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Sunday
Feb182018

RS 202 - Bryan Caplan on "The Case Against Education"

Release date: February 18th, 2018

Bryan Caplan

In this episode, economist Bryan Caplan argues that the main reason getting a college degree is valuable is because of signaling (i.e., it proves that you have traits that employers value, like conscientiousness and conformity), and not because college teaches you useful knowledge or skills. Julia proposes several potential challenges to Bryan's argument, and they discuss why it matters how much of education's value is signaling.

Bryan's Website

Bryan's Book: "The Case Against Education"

Bryan's Pick: Eric Hanushek's body of work

Edited by Brent Silk

Music by Miracles of Modern Science

 

Full Transcripts 

Reader Comments (14)

Interesting conversation! Julia made a whole series of points probing Bryan's argument, and he had basically no answer for almost all of them. (Julia: "What's the strongest argument from the people who disagree with you?" Bryan: "Everyone who disagrees with me is stupid." Julia: "Companies can be run sub-optimally for long periods of time." Bryan: "That's physically impossible. Now, buy my book about how universities are run sub-optimally for long periods of time." And on and on!)

Thanks for a great interview!
February 19, 2018 | Unregistered CommenterDave
Was that what you took away from the conversation? After listening, that doesn't strike me as a very accurate description. In fact Julia admits that she finds herself closer to Caplan's position than that of economists who specialize in education and labor economics, assuming Caplan's estimates are accurate.
February 19, 2018 | Unregistered CommenterAndrew
Right, I think she has a nuanced take on it, agreeing with the argument that signaling is important (and maybe much more important than many scholars currently believe) while being open to different interpretations and models that could explain the data differently. She gave Brian opportunities to bolster his argument/model versus alternative explanations, and I think he was largely unable to do so.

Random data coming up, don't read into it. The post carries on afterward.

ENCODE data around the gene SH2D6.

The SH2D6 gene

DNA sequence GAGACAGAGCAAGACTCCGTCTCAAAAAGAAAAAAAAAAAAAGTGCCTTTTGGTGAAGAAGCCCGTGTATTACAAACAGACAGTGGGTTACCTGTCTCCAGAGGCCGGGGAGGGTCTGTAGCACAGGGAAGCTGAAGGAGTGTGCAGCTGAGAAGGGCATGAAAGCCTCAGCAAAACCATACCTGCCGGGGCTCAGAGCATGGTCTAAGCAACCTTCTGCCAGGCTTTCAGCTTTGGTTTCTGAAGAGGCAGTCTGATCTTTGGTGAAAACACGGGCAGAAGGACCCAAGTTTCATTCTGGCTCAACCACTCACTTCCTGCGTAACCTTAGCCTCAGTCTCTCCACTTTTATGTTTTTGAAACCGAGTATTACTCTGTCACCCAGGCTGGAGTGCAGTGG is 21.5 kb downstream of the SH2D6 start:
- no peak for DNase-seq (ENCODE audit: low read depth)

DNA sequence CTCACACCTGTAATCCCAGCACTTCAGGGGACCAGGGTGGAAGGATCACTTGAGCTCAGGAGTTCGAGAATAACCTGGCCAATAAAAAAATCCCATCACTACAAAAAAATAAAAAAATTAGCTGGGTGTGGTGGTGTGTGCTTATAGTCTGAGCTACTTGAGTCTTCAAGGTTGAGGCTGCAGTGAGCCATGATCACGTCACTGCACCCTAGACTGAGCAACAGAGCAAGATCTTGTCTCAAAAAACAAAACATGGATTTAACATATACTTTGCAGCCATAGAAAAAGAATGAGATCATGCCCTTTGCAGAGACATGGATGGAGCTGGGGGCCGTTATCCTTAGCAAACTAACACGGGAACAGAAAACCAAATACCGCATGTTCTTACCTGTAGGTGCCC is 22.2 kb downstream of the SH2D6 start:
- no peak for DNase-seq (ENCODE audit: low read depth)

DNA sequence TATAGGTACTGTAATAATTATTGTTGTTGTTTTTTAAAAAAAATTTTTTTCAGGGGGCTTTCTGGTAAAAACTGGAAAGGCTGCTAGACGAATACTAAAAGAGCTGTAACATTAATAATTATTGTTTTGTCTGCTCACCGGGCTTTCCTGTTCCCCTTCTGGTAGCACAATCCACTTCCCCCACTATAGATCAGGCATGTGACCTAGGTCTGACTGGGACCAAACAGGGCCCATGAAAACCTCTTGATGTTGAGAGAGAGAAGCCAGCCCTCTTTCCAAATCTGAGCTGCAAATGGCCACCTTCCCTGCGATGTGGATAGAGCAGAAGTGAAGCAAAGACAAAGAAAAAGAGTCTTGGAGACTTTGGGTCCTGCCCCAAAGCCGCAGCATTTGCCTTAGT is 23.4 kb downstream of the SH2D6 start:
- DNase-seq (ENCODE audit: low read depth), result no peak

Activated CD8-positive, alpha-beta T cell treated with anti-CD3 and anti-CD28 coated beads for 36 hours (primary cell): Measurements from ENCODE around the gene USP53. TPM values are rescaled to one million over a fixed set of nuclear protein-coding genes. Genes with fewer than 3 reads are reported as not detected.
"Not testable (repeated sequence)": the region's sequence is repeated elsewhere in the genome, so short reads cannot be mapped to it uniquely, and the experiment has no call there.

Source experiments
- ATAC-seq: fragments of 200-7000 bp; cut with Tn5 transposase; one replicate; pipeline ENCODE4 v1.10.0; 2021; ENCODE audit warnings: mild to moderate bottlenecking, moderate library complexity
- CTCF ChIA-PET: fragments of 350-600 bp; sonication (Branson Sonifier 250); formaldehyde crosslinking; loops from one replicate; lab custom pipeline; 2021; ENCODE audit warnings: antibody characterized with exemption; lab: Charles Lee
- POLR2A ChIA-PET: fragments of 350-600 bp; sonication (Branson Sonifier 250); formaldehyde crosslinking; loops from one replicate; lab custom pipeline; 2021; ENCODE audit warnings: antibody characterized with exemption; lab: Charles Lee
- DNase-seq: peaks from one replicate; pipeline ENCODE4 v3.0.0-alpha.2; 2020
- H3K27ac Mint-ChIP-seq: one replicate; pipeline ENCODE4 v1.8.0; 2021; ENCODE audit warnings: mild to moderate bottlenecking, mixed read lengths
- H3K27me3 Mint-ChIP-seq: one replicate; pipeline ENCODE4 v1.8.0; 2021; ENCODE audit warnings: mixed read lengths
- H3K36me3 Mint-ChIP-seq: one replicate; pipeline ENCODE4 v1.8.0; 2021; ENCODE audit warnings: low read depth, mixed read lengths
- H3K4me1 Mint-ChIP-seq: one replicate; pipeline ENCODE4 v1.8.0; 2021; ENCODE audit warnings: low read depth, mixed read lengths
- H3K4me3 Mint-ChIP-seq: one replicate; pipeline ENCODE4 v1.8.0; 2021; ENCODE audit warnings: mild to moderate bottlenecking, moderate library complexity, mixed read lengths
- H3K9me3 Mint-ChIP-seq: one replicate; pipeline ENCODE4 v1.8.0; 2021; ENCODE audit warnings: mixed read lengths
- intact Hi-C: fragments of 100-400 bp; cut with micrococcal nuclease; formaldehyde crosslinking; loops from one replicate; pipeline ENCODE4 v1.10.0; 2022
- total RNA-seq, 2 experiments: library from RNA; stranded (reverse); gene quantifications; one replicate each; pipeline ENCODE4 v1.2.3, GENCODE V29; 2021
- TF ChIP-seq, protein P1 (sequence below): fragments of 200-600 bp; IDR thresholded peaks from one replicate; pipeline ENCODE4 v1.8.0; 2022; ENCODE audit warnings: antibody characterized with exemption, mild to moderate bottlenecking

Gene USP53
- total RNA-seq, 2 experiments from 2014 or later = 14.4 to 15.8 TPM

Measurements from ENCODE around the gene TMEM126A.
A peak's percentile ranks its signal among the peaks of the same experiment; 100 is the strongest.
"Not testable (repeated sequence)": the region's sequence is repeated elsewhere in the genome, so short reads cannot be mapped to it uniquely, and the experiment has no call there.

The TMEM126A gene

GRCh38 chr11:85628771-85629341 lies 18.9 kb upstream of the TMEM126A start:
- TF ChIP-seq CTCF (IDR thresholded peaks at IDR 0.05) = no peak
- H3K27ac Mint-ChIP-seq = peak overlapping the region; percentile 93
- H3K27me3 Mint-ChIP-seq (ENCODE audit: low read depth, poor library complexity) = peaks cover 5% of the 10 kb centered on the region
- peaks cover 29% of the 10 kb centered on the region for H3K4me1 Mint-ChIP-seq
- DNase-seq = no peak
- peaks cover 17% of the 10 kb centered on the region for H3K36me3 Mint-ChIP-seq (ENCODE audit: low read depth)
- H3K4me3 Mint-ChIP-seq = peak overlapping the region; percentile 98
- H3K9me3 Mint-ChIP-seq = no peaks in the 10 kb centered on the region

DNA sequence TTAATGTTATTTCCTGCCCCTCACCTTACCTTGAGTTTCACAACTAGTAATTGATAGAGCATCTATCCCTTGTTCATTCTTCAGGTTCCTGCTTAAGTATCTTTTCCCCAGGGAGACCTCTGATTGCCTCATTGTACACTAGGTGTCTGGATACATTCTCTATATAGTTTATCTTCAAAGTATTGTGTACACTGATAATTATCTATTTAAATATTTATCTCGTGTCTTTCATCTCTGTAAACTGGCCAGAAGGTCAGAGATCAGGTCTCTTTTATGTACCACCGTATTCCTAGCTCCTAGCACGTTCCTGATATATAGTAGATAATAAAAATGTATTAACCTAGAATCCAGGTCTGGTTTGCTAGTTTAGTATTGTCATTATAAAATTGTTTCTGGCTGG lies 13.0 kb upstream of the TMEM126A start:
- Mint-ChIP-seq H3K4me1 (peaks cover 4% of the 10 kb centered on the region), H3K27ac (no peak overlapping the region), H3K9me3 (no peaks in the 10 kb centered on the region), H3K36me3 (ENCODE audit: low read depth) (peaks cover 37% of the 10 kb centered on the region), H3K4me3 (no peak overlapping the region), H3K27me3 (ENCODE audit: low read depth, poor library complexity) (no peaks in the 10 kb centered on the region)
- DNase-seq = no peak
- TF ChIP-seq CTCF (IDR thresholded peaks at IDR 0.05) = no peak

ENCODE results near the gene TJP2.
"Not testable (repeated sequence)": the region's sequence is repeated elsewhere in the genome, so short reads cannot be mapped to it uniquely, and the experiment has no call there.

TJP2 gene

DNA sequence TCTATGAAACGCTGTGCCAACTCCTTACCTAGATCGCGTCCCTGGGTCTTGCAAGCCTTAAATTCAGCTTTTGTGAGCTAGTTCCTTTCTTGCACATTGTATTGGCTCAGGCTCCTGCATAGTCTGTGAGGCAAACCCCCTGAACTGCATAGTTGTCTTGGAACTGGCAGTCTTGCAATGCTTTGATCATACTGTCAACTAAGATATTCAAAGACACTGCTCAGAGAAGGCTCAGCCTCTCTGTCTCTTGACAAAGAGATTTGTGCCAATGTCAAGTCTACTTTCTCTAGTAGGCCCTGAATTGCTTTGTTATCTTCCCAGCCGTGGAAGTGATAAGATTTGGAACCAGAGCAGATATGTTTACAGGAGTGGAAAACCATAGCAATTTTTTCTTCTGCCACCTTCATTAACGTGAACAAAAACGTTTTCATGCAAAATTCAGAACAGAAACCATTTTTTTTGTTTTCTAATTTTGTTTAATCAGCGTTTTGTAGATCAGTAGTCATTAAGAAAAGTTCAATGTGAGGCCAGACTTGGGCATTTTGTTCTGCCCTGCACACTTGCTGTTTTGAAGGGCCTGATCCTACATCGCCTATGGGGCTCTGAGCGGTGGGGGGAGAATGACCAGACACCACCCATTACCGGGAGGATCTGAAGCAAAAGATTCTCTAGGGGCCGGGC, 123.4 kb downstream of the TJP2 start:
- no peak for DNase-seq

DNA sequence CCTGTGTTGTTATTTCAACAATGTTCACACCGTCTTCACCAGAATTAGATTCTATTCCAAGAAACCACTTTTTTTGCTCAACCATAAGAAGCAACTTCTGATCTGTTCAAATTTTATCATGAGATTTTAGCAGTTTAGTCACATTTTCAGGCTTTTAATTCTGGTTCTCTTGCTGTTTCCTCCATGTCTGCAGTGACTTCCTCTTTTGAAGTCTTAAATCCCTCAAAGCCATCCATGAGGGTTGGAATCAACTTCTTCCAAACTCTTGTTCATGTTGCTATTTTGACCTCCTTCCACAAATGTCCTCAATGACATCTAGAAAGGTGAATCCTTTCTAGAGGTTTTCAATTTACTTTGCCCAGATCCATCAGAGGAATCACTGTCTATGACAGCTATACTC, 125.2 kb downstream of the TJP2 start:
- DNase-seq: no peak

That was my take, anyway. You're right, she didn't disagree with the basic thrust of his argument.
February 19, 2018 | Unregistered CommenterDave
Many interesting points here. I though Bryan unfortunately dodged many of the important questions Julia raised. Also, on the incomes of philosophy majors: in his book, Bryan uses data from a lumped category "Religion and Philosophy." People in religion departments are different from philosophy majors and, when you distinguish between them, philosophy majors do have a high income (higher than any other humanities, at least).
February 20, 2018 | Unregistered CommenterJH
Got it, less education, less parenting, and open borders. Yeah, Caplan wants open borders too, to "double world GDP" at our expense.
February 20, 2018 | Unregistered CommenterMax
Not all education is created equal. Would you go to a doctor who didn't finish medical school, or a lawyer who didn't finish law school, if it were legal to practice medicine or law without a license? Would you hire a statistician who hasn't studied statistics? It's industries like sales and HR that hire all sorts of people, including philosophy majors.

College students may learn things that they'll never use at work, but they're still exploring what topics will interest them. They don't know where they'll end up working yet.